In the evening, they will debate a report on EU overseas aid spending and a co-operation agreement between the EU and Australia.
European Council President Donald Tusk is due to speak in the morning’s first debate on last month’s EU leaders’ summit in Brussels.
A busy summit saw leaders back a Brexit transition deal and show solidarity with the UK over the attack on ex-spy Sergei Skripal and his daughter.
They also called for the EU’s temporary exemption from new US steel and aluminium tariffs to be made permanent.
With the temporary reprieve set to expire at the start of May and no sign of a solution, the clock is ticking to find a way out of the impasse.
After this they will discuss 53 separate reports on spending during 2016 made by several EU institutions and agencies.
At the lunchtime voting session they will decide whether to sign off the accounts – a process known as “granting discharge”.
MEPs will also pass a non-binding motion criticising the European Commission over the controversial promotion of EU official Martin Selmayr.
The cabinet chief to Commission President Jean-Claude Juncker was rapidly promoted to become the body’s secretary-general earlier this year.
The draft calls his two-step promotion a “coup-like action” but falls short of calling for Mr Selmayr to be sacked.
After the lunch break, MEPs will get their chance to weigh in on the data scandal surrounding Facebook and British firm Cambridge Analytica.
Their attention will then turn to a new set of EU anti-money laundering laws announced in the wake of the Panama Papers leaks.
The new measures will give EU citizens greater rights to find out the identities of the beneficial owners of companies.
MEPs have reached an agreement on the legislation with member states – the final version will be put to a vote on Thursday.
Also being debated in the afternoon before a vote on Thursday are plans to beef up the EU’s rulebook for approving new car types.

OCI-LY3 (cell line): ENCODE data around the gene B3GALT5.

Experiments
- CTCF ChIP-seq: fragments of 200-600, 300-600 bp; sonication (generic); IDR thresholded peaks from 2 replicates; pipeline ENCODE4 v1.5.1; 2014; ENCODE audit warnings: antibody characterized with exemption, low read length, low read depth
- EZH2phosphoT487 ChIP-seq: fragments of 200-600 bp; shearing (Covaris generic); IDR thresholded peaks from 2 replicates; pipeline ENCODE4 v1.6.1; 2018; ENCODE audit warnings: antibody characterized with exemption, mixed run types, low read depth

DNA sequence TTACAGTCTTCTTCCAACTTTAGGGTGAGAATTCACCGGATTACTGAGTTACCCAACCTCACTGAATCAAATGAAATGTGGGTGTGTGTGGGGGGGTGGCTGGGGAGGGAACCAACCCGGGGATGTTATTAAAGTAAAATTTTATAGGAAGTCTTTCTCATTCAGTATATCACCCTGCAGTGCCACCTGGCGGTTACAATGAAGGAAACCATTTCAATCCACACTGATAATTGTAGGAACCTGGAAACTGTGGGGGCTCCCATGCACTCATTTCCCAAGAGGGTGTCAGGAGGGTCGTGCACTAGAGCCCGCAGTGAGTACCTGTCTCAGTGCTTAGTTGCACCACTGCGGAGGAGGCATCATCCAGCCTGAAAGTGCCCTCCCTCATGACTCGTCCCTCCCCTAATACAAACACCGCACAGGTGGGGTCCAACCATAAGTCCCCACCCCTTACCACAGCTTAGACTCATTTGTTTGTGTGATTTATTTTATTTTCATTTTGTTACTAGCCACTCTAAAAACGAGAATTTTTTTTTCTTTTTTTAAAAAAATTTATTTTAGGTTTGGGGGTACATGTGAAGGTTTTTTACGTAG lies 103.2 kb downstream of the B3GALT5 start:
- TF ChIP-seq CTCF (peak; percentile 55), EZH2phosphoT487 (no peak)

The overhaul was announced in early 2016 after Volkswagen admitted fitting “cheat” devices in their diesel cars so they would appear less polluting during official tests.
Under the new system, national testing authorities will be required to check at least one in 40,000 vehicles registered in the country the previous year.
The European Commission will also get powers to carry out its own vehicle inspections and fine companies up to €30,000 for each non-compliant vehicle.
However a Commission proposal to time-limit the validity of type-approval certificates to five years has been taken out of the final negotiated text.
In the evening MEPs will debate new rules on the labelling of organic produce and reported declines in child vaccinations in some EU countries.
The final day starts at 08.00 BST with a debate on a report reviewing implementation of European Protection Orders (EPO).
EPOs, which were introduced in 2011, allow court protection orders in criminal cases in one EU country to be enforced in another.
The report calls on participating EU countries to better communicate over the use of EPOs, noting that there is currently a “significant gap” in coordination.
This will be followed by a debate on the Bologna Process – an EU scheme to standardise university teaching standards and the recognition of qualifications.
This will be followed by short debates on this month’s human rights motions – on Belarus, the Philippines and the Gaza Strip.
During the voting process MEPs will vote on a motion demanding better protections for journalists after the murder of a Slovak reporter in February.
Jan Kuciak had been investigating alleged political corruption linked to Italian organised crime.
Please note: This agenda is subject to modification at the opening of the session on Monday afternoon.
A guide to the European Parliament’s plenary sessions can be found here.